40. 40. Carre-Pierrat M, Baillie D, Johnsen R, Hyde R, Hart A, et al. (2006) Characterization of the Caenorhabditis elegans G protein-coupled serotonin receptors. Invert Neurosci 6: 189–205.
  41. 41. Dempsey C, Mackenzie S, Gargus A, Blanco G, Sze J (2005) Serotonin (5-HT), fluoxetine, imipramine and dopamine target distinct 5-HT receptor signaling to modulate Caenorhabditis elegans egg-laying behavior. Genetics 169: 1425–1436.
  42. 42. Sze J, Victor M, Loer C, Shi Y, Ruvkun G (2000) Food and metabolic signalling defects in a Caenorhabditis elegans serotonin-synthesis mutant. Nature 403: 560–564.
  43. 43. Zhang Y, Lu H, Bargmann C (2005) Pathogenic bacteria induce aversive olfactory learning in Caenorhabditis elegans. Nature 438: 179–184.
  44. 44. Harris G, Hapiak V, Wragg R, Miller S, Hughes L, et al. (2009) Three distinct amine receptors operating at different levels within the locomotory circuit are each essential for the serotonergic modulation of chemosensation in Caenorhabditis elegans. J Neurosci 29: 1446–1456.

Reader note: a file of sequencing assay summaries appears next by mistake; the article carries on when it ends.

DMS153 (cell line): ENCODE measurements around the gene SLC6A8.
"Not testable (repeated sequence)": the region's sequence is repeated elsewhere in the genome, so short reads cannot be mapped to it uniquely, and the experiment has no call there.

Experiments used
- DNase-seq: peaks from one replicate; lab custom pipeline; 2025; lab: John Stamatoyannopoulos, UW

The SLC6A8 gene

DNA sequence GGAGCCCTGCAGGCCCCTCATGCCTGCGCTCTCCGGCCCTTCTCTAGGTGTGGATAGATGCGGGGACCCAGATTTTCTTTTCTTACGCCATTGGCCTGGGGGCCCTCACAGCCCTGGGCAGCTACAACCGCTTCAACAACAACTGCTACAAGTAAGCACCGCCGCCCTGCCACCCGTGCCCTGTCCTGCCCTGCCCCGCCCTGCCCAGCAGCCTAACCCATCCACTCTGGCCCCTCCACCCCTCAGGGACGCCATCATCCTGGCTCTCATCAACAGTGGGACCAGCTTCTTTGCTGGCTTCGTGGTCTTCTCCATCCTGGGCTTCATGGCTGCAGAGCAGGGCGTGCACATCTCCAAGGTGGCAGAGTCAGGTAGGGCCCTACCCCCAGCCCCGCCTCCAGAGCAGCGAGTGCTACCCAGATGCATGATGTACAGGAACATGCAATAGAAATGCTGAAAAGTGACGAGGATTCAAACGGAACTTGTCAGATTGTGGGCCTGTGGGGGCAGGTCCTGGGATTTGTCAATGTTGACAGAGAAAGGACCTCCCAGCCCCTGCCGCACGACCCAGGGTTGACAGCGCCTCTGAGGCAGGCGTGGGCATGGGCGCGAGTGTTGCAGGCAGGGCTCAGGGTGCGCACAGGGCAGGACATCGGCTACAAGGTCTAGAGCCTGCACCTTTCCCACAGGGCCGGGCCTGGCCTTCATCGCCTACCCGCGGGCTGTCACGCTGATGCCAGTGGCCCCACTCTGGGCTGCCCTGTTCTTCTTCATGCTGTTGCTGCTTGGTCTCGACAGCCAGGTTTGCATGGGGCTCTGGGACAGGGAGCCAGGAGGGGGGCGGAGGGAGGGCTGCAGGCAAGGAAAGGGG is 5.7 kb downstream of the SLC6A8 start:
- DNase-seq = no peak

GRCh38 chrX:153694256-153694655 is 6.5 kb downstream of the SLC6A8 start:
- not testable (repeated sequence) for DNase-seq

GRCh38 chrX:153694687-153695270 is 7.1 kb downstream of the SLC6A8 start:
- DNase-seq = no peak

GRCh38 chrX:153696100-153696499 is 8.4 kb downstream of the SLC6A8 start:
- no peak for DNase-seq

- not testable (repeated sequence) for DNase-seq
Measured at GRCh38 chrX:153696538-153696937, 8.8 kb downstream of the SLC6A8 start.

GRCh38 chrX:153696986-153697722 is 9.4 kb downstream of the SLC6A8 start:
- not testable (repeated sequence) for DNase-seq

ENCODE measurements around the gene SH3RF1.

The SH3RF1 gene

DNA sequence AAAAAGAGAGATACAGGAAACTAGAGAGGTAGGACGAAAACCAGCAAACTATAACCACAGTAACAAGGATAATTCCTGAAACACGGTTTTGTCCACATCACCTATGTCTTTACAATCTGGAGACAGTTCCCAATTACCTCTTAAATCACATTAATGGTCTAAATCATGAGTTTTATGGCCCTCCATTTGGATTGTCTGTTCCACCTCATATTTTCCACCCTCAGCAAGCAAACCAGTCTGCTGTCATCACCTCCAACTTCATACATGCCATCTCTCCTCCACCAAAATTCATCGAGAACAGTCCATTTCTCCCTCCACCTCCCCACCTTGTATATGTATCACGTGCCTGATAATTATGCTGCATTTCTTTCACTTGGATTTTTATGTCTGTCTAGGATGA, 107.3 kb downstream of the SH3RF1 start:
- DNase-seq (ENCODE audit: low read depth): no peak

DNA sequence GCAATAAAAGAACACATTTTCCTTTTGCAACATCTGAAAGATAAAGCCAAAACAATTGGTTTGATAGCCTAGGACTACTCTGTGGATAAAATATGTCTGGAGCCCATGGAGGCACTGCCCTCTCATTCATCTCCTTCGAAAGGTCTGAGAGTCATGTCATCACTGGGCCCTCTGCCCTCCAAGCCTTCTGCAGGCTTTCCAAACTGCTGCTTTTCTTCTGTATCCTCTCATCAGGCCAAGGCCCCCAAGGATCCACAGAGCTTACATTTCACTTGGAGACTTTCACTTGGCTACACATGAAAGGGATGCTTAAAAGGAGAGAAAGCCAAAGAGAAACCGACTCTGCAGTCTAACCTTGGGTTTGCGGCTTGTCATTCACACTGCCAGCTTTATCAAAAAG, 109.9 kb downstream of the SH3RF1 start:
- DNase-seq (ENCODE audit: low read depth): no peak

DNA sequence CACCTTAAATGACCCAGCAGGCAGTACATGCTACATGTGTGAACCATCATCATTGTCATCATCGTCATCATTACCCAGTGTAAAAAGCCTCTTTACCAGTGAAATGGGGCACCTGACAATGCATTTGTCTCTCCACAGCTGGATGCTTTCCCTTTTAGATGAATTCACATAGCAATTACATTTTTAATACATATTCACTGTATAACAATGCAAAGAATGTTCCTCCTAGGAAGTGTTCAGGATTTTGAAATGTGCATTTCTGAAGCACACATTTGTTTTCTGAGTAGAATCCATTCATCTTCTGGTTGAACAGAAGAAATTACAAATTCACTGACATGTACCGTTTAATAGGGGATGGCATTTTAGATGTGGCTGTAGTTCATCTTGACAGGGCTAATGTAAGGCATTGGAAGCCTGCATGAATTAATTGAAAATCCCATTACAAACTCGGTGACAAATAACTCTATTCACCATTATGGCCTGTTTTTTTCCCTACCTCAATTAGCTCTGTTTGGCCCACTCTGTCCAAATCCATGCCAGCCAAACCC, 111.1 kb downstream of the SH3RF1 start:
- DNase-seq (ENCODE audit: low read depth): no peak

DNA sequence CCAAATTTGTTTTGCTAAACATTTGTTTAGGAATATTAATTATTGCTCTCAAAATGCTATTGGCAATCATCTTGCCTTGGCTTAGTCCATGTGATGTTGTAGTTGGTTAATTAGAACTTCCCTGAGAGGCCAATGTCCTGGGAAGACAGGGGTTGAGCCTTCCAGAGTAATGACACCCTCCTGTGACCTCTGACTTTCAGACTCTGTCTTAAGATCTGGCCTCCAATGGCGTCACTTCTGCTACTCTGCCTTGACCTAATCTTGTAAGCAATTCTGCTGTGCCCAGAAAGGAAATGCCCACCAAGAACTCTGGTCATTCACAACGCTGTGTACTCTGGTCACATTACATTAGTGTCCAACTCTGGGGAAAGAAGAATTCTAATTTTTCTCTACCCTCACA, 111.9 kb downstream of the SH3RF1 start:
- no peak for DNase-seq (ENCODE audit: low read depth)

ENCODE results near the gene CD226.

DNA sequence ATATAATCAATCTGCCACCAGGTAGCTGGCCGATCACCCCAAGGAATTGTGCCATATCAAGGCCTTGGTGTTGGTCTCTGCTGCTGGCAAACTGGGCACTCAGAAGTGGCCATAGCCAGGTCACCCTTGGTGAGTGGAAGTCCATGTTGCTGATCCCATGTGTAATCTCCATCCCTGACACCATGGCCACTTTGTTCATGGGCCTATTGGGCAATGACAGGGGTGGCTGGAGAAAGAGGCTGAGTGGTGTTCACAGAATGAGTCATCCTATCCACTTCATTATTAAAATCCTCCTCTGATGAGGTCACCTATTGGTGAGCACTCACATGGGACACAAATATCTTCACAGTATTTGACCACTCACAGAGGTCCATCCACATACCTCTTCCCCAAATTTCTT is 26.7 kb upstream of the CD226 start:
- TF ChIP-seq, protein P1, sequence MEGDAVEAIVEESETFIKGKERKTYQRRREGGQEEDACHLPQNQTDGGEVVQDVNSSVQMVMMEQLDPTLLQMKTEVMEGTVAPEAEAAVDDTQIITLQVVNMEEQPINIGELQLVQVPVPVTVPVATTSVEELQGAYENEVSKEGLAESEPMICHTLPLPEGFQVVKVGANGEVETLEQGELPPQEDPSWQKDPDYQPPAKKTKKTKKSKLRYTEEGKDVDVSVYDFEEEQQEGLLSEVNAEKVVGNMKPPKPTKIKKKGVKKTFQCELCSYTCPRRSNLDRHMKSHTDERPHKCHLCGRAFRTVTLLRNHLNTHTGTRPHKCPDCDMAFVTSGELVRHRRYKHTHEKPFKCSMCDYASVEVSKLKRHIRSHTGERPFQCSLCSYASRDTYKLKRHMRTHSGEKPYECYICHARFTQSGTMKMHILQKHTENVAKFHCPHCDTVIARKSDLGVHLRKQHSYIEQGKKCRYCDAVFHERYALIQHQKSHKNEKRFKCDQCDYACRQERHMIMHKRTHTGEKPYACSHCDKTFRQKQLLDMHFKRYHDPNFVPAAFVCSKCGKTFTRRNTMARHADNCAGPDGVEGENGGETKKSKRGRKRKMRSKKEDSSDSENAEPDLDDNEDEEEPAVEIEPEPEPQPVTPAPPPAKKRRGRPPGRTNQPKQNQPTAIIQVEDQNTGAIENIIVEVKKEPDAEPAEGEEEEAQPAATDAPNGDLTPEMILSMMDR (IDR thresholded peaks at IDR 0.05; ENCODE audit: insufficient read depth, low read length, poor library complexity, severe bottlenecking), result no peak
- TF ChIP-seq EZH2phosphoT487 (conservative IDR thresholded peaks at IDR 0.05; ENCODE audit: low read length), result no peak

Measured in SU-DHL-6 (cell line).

45. 45. Albertson D, Thomson J (1976) The pharynx of Caenorhabditis elegans. Philos Trans R Soc Lond B Biol Sci 275: 299–325.
  46. 46. Zhang S, Sokolchik I, Blanco G, Sze J (2004) Caenorhabditis elegans TRPV ion channel regulates 5-HT biosynthesis in chemosensory neurons. Development 131: 1629–1638.
  47. 47. De Fusco M, Marconi R, Silvestri L, Atorino L, Rampoldi L, et al. (2003) Haploinsufficiency of ATP1A2 encoding the Na+/K+ pump alpha2 subunit associated with familial hemiplegic migraine type 2. Nat Genet 33: 192–196.
  48. 48. Montagna P (2004) The physiopathology of migraine: the contribution of genetics. Neurol Sci 25,S93-6: S93–96.
  49. 49. de Carvalho Aguiar P, Sweadner K, Penniston J, Zaremba J, Liu L, et al. (2004) Mutations in the Na+/K+ -ATPase alpha3 gene ATP1A3 are associated with rapid-onset dystonia parkinsonism. Neuron 43: 169–175.